Even if they don’t look all that good, I am personally happy that decided to ahve some prehistoric scenes. I think it was a brave decision that adds some original feel and pure kid-style-fun to the film.
Shobijin get new clothes too, this time they seem somewhat like Thai-Chinese ancient princessess. Belvera the bad shobijin also gets a new outfit, but if you ask me its not as distinct or nice as her garb from part 2.
Ok, final summary:
The Good: Fun, fast flowing plot, nice kaiju designs, fun kaiju battles, unexpected plot twists, ok acting, kid-friendly colorfull fantasy vibe
The Bad: The special effects are better than before, but still somewhat to be desired, the plot is fun but also has some plot holes and unexplained motifs.
All in all this is a fun movie for kids, with a fast-flowing well paced plot, cool looking kaiju, nice and enjoyable battle scenes, unexpected plot twists and even some character developpement (which is pretty rare for kaiju films, ne?). While the film is not perfect, it provides quite a bit of fun and will likely be enjoyable for most kids. Definitally the best part of the trilogy.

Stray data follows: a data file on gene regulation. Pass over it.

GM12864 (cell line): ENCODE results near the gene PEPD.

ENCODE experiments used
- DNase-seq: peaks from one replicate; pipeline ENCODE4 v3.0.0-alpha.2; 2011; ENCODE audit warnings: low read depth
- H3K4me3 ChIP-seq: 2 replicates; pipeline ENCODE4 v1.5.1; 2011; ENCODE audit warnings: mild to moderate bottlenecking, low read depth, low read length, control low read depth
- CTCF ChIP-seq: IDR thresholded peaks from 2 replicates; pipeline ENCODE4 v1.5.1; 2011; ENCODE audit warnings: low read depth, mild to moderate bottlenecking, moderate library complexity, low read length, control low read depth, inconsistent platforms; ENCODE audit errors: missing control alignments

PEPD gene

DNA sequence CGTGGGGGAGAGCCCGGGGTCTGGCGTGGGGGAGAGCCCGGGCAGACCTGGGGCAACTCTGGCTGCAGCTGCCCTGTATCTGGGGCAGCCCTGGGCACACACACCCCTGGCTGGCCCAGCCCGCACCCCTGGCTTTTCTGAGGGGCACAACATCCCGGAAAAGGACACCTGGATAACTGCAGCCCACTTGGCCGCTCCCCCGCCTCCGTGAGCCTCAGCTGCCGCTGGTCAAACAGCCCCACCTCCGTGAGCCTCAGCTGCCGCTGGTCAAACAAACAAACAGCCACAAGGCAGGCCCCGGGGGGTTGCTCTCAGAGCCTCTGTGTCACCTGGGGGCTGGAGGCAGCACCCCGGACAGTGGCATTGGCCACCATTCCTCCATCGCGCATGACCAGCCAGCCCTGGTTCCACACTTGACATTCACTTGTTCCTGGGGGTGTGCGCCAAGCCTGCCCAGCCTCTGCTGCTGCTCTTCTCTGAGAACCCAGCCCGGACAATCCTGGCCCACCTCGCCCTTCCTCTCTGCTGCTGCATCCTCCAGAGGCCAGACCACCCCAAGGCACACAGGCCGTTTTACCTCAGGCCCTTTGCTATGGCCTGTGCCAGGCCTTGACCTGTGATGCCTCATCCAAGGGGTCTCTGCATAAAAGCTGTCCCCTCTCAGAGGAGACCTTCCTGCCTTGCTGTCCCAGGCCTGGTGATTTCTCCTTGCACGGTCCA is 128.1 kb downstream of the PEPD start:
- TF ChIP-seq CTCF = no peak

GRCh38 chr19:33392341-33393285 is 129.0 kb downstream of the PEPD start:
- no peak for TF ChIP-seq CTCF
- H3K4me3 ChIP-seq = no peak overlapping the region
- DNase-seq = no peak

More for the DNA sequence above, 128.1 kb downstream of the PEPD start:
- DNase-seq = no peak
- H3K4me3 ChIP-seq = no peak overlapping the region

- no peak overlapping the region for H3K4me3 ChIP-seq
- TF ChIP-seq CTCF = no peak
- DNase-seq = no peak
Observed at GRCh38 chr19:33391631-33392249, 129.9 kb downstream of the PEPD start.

– Kyono Rei
Rebirth of Mothra III
A comeback compared to RoM II
Before I get into the actual film, a word for region one audiences (Canadian and American). You can’t buy this film on DVD or VHS (you can buy RoM and RoM II as a double feature DVD). This hasn’t been released on DVD yet, but in the future at some point there will probably be a DVD/Blu-Ray release. Up until some point in August 2011 you were able to watch it for free (and totally legally) on Sony’s website crackle.com. In fact, the entire Rebirth of Mothra trilogy was available on Crackle, but at some point in August 2011 Sony took all three films down and as of this writing (early September 2011), they are still not back up. This has created some murmers as to Sony’s reasoning. Is a new DVD/Blu-Ray release in the works? At this point, we simply don’t know why.